Cordyline australis

Today’s entry was authored by Alexis:

Thank you to Tony Foster (Tonyfoster@Flickr) from the Botany Photo of the Day Flickr Pool (image) and Kahuroa at Wikimedia Commons (image) for their photographs of today’s species. Cordyline australis produces sweet-scented white flowers that bloom in October to December in the southern hemisphere. The flowers attract flies, which carry out pollination.

This species, also known as cabbage tree, is endemic to New Zealand. It is a common tree in New Zealand, found in a variety of habitats like “swamps, sand dunes, coastal scrub and forest margins, river banks and dry hillsides” (Newhook’s Our Trees: A New Zealand Guide (1982)). It grows up to about 20m tall. Parts of the tree can be eaten and are rich in carbohydrates. Historically, Maoris made a porridge-type food out of the sun-dried pith and roots of young trees, and also used the trees as sources of fibre and medicine. Early European settlers found uses for Cordyline australis as well; they fashioned chimneys from the hollowed out trunks, which are fire-resistant, and made beer from the roots.

In 1987, Cordyline australis individuals of the North Island of New Zealand fell victim to a mysterious disease that caused sudden wilting, the falling off of leaves, and death within 3 to 12 months. This condition, simply known as “sudden decline“, was later discovered to be caused by a phytoplasma parasite transmitted via an introduced sap-sucking insect.

Cordyline australis
Cordyline australis

8 responses to “Cordyline australis”

  1. Eric in SF

    It’s a very common street and landscaping tree in the San Francisco Bay Area. Here’s a mature individual growing in San Francisco:

  2. Mirdza

    The flower photography is so vivid that I can almost smell the fragrance. I wonder if if would be jasmine like?
    I so enjoy this blog for the fascinating information and the crystal clear photography.

  3. Meg Gaddum

    Yes it is very sweet smelling and we have lost many beautiful century’s old trees here in NZ as well as young ones due to “sudden decline”. But we keep planting and many do survive.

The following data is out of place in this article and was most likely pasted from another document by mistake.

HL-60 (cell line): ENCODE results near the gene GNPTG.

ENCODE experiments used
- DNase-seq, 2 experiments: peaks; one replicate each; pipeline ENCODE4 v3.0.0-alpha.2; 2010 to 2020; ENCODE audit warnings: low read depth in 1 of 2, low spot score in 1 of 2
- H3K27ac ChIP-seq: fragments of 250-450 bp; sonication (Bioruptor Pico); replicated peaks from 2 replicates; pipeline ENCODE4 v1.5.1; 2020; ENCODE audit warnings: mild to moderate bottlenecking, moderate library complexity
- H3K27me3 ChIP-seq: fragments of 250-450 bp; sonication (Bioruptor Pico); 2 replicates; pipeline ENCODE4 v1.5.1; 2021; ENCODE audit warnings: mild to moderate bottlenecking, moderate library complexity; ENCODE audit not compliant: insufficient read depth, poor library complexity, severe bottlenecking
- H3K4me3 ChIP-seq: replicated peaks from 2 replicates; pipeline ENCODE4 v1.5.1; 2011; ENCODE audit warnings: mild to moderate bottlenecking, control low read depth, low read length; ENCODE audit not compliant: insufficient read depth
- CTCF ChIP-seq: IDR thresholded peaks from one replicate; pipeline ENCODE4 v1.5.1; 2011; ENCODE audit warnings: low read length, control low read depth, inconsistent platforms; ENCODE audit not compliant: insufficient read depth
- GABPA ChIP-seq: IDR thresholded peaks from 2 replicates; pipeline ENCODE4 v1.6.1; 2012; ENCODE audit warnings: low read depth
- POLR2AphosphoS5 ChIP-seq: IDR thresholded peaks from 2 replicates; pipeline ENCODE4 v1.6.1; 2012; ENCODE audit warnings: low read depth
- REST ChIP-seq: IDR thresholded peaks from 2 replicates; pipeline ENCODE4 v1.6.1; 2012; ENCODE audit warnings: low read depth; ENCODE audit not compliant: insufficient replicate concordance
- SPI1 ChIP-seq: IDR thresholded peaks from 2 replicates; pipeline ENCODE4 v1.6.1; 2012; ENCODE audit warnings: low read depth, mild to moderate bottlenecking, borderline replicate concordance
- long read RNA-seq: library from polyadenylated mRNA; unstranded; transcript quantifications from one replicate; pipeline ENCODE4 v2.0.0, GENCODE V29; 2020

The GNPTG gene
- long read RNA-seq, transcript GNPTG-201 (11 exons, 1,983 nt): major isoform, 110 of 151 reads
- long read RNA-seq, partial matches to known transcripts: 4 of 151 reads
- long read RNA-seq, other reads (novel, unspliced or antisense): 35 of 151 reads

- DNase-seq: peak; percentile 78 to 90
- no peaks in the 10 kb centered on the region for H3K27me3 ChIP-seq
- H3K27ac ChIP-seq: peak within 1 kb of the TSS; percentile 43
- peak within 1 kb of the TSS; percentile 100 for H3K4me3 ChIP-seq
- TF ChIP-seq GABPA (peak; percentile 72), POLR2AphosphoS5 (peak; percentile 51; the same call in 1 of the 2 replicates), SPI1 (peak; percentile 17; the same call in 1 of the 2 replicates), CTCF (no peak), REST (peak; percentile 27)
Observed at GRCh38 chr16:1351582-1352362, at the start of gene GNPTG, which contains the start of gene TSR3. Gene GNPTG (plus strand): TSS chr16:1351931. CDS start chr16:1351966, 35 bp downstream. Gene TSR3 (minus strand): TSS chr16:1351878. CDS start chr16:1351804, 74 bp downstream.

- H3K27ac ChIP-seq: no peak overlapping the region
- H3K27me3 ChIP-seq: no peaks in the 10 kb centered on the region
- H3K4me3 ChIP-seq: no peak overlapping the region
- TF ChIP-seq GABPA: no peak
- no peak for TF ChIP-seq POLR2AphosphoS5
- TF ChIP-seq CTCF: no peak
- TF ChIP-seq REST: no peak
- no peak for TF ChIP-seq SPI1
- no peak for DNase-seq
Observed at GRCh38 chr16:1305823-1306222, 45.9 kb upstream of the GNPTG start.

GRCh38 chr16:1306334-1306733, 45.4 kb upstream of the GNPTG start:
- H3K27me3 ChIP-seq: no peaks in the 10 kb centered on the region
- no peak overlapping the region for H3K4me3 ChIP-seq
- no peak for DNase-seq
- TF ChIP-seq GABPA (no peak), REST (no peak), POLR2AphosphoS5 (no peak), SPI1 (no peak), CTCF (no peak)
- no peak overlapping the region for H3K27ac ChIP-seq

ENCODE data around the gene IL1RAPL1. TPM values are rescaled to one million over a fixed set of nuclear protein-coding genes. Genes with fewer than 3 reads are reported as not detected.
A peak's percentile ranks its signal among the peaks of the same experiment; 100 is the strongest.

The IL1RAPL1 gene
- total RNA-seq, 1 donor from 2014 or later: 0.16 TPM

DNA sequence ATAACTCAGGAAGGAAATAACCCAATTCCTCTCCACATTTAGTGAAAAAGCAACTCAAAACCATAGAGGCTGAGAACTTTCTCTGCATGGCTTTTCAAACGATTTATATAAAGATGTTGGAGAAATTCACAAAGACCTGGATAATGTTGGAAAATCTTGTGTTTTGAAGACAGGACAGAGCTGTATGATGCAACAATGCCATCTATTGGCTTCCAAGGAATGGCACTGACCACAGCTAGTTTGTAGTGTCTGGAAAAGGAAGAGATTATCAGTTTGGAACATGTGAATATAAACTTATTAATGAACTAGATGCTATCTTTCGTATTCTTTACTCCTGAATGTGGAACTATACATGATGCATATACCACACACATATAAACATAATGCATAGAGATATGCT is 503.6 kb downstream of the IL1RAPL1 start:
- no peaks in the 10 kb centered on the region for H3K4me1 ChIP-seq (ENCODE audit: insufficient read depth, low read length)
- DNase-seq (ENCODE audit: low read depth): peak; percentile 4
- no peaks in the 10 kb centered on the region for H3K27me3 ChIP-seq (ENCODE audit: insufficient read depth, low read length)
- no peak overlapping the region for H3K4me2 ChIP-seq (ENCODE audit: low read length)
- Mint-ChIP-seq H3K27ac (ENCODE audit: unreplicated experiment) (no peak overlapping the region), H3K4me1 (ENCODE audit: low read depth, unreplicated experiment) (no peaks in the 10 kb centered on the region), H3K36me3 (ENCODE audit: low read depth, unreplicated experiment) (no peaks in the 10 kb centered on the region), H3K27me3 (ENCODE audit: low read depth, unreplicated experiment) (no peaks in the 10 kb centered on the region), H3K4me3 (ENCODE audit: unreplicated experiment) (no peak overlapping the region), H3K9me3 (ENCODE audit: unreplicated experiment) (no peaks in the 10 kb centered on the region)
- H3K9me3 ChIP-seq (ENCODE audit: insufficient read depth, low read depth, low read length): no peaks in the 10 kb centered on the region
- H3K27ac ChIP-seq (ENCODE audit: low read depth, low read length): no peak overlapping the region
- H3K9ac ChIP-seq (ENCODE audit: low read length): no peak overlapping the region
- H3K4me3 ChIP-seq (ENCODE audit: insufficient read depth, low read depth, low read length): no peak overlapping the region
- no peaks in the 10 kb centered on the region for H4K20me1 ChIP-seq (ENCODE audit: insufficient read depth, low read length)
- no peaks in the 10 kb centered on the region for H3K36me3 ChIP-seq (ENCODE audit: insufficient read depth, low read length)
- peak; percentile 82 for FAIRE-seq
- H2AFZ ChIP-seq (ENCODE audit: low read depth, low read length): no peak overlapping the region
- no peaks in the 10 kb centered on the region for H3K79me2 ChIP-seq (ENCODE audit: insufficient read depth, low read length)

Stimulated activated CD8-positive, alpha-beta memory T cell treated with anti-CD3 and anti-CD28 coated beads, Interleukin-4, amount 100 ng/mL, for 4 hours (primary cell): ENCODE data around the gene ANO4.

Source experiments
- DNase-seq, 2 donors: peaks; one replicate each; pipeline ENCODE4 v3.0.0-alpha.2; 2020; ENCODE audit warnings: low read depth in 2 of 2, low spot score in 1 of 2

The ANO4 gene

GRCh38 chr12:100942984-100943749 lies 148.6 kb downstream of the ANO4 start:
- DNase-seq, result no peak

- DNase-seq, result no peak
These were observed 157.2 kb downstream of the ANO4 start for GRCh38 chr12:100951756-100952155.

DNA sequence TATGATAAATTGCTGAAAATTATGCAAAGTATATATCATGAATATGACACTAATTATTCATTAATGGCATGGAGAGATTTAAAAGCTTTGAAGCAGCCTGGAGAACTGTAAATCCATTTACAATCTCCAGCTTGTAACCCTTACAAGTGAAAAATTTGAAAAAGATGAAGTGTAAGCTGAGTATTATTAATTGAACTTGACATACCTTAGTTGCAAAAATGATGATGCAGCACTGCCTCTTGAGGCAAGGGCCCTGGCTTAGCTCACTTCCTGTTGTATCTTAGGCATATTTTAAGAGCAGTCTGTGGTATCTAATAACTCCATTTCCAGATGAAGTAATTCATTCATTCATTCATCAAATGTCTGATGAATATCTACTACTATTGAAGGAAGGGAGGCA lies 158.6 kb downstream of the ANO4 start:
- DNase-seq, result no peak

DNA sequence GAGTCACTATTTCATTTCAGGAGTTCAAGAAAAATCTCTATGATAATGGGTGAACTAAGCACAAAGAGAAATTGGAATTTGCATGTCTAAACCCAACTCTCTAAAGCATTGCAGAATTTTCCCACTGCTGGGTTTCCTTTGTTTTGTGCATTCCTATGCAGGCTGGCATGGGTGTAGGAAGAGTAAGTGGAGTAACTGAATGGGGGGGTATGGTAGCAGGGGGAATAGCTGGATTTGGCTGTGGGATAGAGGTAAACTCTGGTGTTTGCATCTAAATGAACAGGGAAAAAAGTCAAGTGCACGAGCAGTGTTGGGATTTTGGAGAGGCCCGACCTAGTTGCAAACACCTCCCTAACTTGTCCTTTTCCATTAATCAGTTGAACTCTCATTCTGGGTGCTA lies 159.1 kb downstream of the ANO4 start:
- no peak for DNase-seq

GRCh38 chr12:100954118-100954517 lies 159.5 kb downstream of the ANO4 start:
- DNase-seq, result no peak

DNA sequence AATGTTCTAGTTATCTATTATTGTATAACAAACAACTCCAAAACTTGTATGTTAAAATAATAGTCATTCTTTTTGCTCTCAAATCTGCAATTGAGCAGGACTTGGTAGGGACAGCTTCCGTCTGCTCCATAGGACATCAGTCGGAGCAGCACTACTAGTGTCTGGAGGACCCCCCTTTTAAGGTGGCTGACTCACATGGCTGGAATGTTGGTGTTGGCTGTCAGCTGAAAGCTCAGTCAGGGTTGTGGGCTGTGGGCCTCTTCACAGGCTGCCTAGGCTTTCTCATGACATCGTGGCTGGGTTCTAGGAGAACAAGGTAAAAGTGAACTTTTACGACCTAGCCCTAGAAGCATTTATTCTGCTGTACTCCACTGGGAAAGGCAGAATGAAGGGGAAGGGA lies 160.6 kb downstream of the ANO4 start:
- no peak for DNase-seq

4. iris lefleur

    The photos always amaze me and now I wonder if they can put camera information on the sight! How I would love to photograph my backyard with such clarity! I save the best photos to admire during our very long, cold, dark winters, it reminds me that there is a world out there that is not frozen and barren whilst we are under the spell.

  5. Tony Foster

    You can check out the camera setting specifications on the Flickr site by going to actions on the LHS above the photo and pulling down the menu to the EXIF data. All the information/specifications are there but the photographer sometimes doesn’t allow you to see this.

  6. Anne

    I used to work with a Kiwi who pointed to a dracaena marginata one day and called it a cabbage tree. Close, I guess. I never did get an answer from her for why it’s called cabbage tree. Anyone know? Doesn’t seem to be anything overtly cabbage-y about it.

  7. elizabeth a airhart

    if you do a google search you may come up an answer about the tree
    interesting reading thank you alexis and ericsf

  8. Tony Foster

    The tree was given its common name by James Banks on James Cooks first voyage to New Zealand in 1769. He saw Maori cook the vegetative tops of the pithy trunks in an earth oven-umu or hangi. Apparently they looked and tasted like cabbage.
    I took the photo of the Cordyline inflorescence to illustrate the terms
    Trifid: Divided to about half way into three parts. Note the tip of the style is divided into three
    and
    Recurved: Curved inwards, downward or backwards. Each flower has 5 narrow white- pink tepals (sepals or petals that are identical) that curve downwards when the flower is fully open.

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